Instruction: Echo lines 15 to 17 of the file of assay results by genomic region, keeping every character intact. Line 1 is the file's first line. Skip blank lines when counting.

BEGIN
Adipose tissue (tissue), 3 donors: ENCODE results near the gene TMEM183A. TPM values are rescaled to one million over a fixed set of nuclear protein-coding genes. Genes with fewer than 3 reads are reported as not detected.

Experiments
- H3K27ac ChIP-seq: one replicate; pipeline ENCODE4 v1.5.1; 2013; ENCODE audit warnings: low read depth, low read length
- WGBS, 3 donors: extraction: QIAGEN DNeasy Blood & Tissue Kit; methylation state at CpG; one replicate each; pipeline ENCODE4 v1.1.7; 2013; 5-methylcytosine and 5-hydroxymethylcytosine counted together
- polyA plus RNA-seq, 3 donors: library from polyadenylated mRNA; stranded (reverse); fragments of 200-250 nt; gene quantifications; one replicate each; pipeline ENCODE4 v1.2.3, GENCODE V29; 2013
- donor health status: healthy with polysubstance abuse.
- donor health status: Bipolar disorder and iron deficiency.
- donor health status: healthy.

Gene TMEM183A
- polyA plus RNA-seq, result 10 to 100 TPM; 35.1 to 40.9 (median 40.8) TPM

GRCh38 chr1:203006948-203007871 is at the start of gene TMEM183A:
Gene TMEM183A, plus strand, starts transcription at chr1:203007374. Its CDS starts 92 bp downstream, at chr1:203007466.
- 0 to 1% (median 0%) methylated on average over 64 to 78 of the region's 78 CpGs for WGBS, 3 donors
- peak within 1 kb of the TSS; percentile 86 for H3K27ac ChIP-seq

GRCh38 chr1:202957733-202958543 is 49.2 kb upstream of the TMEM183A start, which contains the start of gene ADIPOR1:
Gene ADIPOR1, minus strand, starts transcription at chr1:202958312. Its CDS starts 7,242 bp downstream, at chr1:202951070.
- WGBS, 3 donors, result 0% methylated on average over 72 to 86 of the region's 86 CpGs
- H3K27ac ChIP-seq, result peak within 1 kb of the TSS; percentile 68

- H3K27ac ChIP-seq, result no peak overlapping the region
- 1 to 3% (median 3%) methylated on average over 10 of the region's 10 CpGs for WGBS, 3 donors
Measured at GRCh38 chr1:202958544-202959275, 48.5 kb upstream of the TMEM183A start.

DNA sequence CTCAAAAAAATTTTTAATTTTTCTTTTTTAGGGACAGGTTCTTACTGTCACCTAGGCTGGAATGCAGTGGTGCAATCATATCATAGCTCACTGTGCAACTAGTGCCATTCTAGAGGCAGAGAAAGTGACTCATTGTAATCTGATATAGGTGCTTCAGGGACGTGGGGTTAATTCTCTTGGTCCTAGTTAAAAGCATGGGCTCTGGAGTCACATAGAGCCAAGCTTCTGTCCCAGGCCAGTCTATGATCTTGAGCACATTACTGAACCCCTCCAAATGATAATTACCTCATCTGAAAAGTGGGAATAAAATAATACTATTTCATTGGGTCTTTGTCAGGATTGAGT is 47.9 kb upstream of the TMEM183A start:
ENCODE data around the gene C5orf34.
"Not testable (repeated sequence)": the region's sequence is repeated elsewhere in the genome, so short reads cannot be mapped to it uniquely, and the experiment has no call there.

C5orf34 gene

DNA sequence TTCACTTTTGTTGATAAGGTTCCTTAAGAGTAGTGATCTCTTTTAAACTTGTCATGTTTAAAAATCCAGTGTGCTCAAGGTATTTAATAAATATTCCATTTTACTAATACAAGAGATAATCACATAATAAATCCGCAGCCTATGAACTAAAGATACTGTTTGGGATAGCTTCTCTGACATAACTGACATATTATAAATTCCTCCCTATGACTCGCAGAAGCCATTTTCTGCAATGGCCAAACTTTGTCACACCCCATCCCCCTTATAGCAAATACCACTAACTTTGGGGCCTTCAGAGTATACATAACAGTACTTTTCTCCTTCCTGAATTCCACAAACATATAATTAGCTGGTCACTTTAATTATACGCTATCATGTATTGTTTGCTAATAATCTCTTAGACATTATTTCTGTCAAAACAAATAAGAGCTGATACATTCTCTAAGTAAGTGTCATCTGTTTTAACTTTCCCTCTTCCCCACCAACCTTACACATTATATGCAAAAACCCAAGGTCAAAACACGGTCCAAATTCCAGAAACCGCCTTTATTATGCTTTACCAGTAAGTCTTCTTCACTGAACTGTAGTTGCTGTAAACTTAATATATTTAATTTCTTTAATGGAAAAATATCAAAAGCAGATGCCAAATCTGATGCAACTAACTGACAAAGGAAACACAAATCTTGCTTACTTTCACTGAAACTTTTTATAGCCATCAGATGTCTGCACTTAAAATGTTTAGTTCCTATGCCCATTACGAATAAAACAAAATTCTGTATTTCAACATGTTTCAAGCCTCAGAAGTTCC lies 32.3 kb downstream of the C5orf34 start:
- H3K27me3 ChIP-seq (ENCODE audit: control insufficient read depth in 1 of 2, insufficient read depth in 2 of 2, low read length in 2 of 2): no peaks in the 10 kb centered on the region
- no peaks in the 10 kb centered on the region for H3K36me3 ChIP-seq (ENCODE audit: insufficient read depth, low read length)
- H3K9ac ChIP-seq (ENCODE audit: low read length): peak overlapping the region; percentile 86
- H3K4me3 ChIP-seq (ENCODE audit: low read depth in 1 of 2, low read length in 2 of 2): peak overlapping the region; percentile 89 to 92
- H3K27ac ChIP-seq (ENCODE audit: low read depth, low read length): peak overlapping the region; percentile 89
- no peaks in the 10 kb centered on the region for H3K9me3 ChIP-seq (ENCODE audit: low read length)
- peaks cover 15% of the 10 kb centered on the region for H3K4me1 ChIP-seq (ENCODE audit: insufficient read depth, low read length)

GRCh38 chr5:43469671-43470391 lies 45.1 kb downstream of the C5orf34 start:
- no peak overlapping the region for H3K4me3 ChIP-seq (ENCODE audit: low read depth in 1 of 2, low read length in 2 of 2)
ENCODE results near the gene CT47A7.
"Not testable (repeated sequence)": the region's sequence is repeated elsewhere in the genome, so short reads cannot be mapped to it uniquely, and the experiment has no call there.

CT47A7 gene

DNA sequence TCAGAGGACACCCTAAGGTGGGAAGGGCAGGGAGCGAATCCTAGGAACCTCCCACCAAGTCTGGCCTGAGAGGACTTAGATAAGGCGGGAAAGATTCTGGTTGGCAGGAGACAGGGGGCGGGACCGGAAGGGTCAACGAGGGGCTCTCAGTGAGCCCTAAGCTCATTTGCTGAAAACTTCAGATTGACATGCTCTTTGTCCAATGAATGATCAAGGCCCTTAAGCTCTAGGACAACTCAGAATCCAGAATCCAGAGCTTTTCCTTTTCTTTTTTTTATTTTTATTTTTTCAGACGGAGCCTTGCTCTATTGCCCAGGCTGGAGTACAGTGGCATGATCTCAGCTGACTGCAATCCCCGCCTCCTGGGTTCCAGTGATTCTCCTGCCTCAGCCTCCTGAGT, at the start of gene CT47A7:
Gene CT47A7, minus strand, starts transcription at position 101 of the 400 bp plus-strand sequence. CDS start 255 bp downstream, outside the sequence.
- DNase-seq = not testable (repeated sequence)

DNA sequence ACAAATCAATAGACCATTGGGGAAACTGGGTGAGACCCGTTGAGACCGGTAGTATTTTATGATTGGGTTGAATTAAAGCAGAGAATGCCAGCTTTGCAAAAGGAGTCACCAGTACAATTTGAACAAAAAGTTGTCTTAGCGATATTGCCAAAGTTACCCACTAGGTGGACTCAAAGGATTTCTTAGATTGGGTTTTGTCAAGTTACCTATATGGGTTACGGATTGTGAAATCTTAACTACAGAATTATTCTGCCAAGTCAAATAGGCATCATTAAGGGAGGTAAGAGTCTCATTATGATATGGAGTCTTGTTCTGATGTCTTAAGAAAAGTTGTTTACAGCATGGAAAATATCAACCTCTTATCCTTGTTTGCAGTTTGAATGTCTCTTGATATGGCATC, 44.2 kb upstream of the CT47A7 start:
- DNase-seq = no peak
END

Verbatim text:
GRCh38 chr1:202957733-202958543 is 49.2 kb upstream of the TMEM183A start, which contains the start of gene ADIPOR1:
Gene ADIPOR1, minus strand, starts transcription at chr1:202958312. Its CDS starts 7,242 bp downstream, at chr1:202951070.
- WGBS, 3 donors, result 0% methylated on average over 72 to 86 of the region's 86 CpGs